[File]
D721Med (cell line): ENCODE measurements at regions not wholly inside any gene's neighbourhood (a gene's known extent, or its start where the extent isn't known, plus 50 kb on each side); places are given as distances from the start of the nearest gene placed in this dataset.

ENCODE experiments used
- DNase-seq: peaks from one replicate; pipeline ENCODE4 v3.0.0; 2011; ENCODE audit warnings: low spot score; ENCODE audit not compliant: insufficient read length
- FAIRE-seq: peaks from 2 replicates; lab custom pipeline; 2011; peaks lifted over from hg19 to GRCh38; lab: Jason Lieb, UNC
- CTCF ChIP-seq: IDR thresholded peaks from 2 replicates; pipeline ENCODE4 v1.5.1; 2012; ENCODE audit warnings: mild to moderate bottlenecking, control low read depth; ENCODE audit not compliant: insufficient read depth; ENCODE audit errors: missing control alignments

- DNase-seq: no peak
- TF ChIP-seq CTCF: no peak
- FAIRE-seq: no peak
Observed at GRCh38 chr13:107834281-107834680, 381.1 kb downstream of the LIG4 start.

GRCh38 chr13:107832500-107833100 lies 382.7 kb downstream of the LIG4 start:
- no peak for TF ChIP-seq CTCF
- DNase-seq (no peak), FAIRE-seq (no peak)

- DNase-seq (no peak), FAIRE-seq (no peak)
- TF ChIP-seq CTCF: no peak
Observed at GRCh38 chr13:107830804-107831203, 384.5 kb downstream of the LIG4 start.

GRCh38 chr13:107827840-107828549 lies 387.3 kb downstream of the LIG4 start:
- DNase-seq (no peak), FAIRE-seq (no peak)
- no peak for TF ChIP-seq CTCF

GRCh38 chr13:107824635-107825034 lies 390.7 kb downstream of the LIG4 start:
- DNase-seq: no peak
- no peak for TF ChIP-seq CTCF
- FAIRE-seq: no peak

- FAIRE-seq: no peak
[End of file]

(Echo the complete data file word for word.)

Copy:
D721Med (cell line): ENCODE measurements at regions not wholly inside any gene's neighbourhood (a gene's known extent, or its start where the extent isn't known, plus 50 kb on each side); places are given as distances from the start of the nearest gene placed in this dataset.

ENCODE experiments used
- DNase-seq: peaks from one replicate; pipeline ENCODE4 v3.0.0; 2011; ENCODE audit warnings: low spot score; ENCODE audit not compliant: insufficient read length
- FAIRE-seq: peaks from 2 replicates; lab custom pipeline; 2011; peaks lifted over from hg19 to GRCh38; lab: Jason Lieb, UNC
- CTCF ChIP-seq: IDR thresholded peaks from 2 replicates; pipeline ENCODE4 v1.5.1; 2012; ENCODE audit warnings: mild to moderate bottlenecking, control low read depth; ENCODE audit not compliant: insufficient read depth; ENCODE audit errors: missing control alignments

- DNase-seq: no peak
- TF ChIP-seq CTCF: no peak
- FAIRE-seq: no peak
Observed at GRCh38 chr13:107834281-107834680, 381.1 kb downstream of the LIG4 start.

GRCh38 chr13:107832500-107833100 lies 382.7 kb downstream of the LIG4 start:
- no peak for TF ChIP-seq CTCF
- DNase-seq (no peak), FAIRE-seq (no peak)

- DNase-seq (no peak), FAIRE-seq (no peak)
- TF ChIP-seq CTCF: no peak
Observed at GRCh38 chr13:107830804-107831203, 384.5 kb downstream of the LIG4 start.

GRCh38 chr13:107827840-107828549 lies 387.3 kb downstream of the LIG4 start:
- DNase-seq (no peak), FAIRE-seq (no peak)
- no peak for TF ChIP-seq CTCF

GRCh38 chr13:107824635-107825034 lies 390.7 kb downstream of the LIG4 start:
- DNase-seq: no peak
- no peak for TF ChIP-seq CTCF
- FAIRE-seq: no peak

- FAIRE-seq: no peak